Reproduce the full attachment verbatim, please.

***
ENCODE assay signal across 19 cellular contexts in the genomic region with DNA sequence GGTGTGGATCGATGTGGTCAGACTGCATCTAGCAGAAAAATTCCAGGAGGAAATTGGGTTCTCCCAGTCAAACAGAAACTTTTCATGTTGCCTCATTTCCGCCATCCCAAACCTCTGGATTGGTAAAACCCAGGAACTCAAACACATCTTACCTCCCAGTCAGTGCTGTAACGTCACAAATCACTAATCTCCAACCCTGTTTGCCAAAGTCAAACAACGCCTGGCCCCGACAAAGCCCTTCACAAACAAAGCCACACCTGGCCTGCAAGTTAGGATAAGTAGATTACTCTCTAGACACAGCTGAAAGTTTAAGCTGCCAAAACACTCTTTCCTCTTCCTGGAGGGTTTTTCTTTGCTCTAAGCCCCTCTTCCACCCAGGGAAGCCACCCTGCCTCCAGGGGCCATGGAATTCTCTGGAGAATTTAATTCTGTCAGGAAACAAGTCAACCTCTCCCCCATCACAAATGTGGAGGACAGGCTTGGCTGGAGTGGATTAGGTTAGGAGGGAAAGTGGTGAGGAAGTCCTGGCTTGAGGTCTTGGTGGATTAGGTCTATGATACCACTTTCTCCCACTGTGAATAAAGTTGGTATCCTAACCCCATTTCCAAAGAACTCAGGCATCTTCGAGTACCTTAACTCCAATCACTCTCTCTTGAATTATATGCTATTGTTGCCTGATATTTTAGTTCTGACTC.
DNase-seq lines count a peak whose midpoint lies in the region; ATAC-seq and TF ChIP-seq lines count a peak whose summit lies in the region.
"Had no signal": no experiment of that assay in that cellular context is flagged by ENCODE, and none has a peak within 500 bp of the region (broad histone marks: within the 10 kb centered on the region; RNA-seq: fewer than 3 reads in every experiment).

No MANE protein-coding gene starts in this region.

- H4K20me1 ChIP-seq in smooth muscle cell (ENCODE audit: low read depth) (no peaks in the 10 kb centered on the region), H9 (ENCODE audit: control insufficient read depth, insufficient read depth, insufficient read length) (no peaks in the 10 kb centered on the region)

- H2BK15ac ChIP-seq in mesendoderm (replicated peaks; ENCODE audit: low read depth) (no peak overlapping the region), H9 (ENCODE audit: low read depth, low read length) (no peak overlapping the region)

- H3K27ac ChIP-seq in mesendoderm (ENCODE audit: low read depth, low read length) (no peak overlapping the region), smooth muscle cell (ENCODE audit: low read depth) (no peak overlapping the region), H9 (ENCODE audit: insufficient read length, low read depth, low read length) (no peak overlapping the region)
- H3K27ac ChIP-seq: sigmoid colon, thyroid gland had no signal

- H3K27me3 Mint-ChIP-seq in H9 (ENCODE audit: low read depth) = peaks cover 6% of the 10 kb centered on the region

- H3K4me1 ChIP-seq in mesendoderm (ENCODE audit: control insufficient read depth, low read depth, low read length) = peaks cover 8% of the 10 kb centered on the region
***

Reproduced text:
ENCODE assay signal across 19 cellular contexts in the genomic region with DNA sequence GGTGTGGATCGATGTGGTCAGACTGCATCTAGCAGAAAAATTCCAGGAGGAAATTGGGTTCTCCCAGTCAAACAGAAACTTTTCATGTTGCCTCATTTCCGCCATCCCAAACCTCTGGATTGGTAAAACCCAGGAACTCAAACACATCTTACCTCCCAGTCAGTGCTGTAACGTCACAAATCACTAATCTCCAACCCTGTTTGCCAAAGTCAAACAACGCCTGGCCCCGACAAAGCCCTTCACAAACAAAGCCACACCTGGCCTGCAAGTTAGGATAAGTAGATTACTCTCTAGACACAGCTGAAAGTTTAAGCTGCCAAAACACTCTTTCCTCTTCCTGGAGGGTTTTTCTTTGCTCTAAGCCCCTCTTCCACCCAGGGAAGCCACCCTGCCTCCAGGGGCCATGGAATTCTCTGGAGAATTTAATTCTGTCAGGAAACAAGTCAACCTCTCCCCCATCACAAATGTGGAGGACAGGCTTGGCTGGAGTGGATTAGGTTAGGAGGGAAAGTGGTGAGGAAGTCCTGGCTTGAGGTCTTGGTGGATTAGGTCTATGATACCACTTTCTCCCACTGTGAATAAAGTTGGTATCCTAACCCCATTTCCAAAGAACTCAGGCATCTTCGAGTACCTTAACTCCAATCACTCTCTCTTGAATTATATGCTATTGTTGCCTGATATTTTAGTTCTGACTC.
DNase-seq lines count a peak whose midpoint lies in the region; ATAC-seq and TF ChIP-seq lines count a peak whose summit lies in the region.
"Had no signal": no experiment of that assay in that cellular context is flagged by ENCODE, and none has a peak within 500 bp of the region (broad histone marks: within the 10 kb centered on the region; RNA-seq: fewer than 3 reads in every experiment).

No MANE protein-coding gene starts in this region.

- H4K20me1 ChIP-seq in smooth muscle cell (ENCODE audit: low read depth) (no peaks in the 10 kb centered on the region), H9 (ENCODE audit: control insufficient read depth, insufficient read depth, insufficient read length) (no peaks in the 10 kb centered on the region)

- H2BK15ac ChIP-seq in mesendoderm (replicated peaks; ENCODE audit: low read depth) (no peak overlapping the region), H9 (ENCODE audit: low read depth, low read length) (no peak overlapping the region)

- H3K27ac ChIP-seq in mesendoderm (ENCODE audit: low read depth, low read length) (no peak overlapping the region), smooth muscle cell (ENCODE audit: low read depth) (no peak overlapping the region), H9 (ENCODE audit: insufficient read length, low read depth, low read length) (no peak overlapping the region)
- H3K27ac ChIP-seq: sigmoid colon, thyroid gland had no signal

- H3K27me3 Mint-ChIP-seq in H9 (ENCODE audit: low read depth) = peaks cover 6% of the 10 kb centered on the region

- H3K4me1 ChIP-seq in mesendoderm (ENCODE audit: control insufficient read depth, low read depth, low read length) = peaks cover 8% of the 10 kb centered on the region